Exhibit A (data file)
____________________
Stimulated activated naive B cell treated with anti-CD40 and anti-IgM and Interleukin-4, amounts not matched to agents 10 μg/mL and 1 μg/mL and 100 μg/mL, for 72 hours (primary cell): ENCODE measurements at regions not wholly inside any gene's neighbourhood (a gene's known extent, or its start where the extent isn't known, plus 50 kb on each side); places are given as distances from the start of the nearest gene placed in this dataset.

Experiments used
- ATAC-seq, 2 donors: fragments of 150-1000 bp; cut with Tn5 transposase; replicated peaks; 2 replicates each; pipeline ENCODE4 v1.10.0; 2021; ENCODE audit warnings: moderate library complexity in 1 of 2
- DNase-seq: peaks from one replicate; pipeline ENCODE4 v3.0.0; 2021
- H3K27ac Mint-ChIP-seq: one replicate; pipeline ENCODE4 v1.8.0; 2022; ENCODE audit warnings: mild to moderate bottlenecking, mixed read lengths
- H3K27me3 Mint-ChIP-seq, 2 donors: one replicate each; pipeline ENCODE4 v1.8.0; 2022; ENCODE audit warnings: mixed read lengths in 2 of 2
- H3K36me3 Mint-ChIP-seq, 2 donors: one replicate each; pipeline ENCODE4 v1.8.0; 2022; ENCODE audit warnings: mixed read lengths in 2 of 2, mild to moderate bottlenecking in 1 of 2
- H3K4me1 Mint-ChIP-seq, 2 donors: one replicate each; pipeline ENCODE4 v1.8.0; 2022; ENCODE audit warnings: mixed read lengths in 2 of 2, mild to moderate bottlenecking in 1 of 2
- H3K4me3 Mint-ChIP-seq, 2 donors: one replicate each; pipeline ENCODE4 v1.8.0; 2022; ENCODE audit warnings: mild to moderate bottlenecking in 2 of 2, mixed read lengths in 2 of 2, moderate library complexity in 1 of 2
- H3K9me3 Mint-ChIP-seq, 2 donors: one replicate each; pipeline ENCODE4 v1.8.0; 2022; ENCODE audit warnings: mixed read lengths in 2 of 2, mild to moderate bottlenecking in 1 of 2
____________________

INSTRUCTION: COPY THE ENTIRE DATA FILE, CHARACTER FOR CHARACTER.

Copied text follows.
Stimulated activated naive B cell treated with anti-CD40 and anti-IgM and Interleukin-4, amounts not matched to agents 10 μg/mL and 1 μg/mL and 100 μg/mL, for 72 hours (primary cell): ENCODE measurements at regions not wholly inside any gene's neighbourhood (a gene's known extent, or its start where the extent isn't known, plus 50 kb on each side); places are given as distances from the start of the nearest gene placed in this dataset.

Experiments used
- ATAC-seq, 2 donors: fragments of 150-1000 bp; cut with Tn5 transposase; replicated peaks; 2 replicates each; pipeline ENCODE4 v1.10.0; 2021; ENCODE audit warnings: moderate library complexity in 1 of 2
- DNase-seq: peaks from one replicate; pipeline ENCODE4 v3.0.0; 2021
- H3K27ac Mint-ChIP-seq: one replicate; pipeline ENCODE4 v1.8.0; 2022; ENCODE audit warnings: mild to moderate bottlenecking, mixed read lengths
- H3K27me3 Mint-ChIP-seq, 2 donors: one replicate each; pipeline ENCODE4 v1.8.0; 2022; ENCODE audit warnings: mixed read lengths in 2 of 2
- H3K36me3 Mint-ChIP-seq, 2 donors: one replicate each; pipeline ENCODE4 v1.8.0; 2022; ENCODE audit warnings: mixed read lengths in 2 of 2, mild to moderate bottlenecking in 1 of 2
- H3K4me1 Mint-ChIP-seq, 2 donors: one replicate each; pipeline ENCODE4 v1.8.0; 2022; ENCODE audit warnings: mixed read lengths in 2 of 2, mild to moderate bottlenecking in 1 of 2
- H3K4me3 Mint-ChIP-seq, 2 donors: one replicate each; pipeline ENCODE4 v1.8.0; 2022; ENCODE audit warnings: mild to moderate bottlenecking in 2 of 2, mixed read lengths in 2 of 2, moderate library complexity in 1 of 2
- H3K9me3 Mint-ChIP-seq, 2 donors: one replicate each; pipeline ENCODE4 v1.8.0; 2022; ENCODE audit warnings: mixed read lengths in 2 of 2, mild to moderate bottlenecking in 1 of 2